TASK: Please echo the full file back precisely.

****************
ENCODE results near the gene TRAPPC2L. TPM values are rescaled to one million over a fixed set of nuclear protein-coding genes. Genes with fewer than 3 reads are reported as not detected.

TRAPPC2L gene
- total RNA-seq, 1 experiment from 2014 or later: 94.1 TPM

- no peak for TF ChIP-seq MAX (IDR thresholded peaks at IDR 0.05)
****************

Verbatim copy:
ENCODE results near the gene TRAPPC2L. TPM values are rescaled to one million over a fixed set of nuclear protein-coding genes. Genes with fewer than 3 reads are reported as not detected.

TRAPPC2L gene
- total RNA-seq, 1 experiment from 2014 or later: 94.1 TPM

- no peak for TF ChIP-seq MAX (IDR thresholded peaks at IDR 0.05)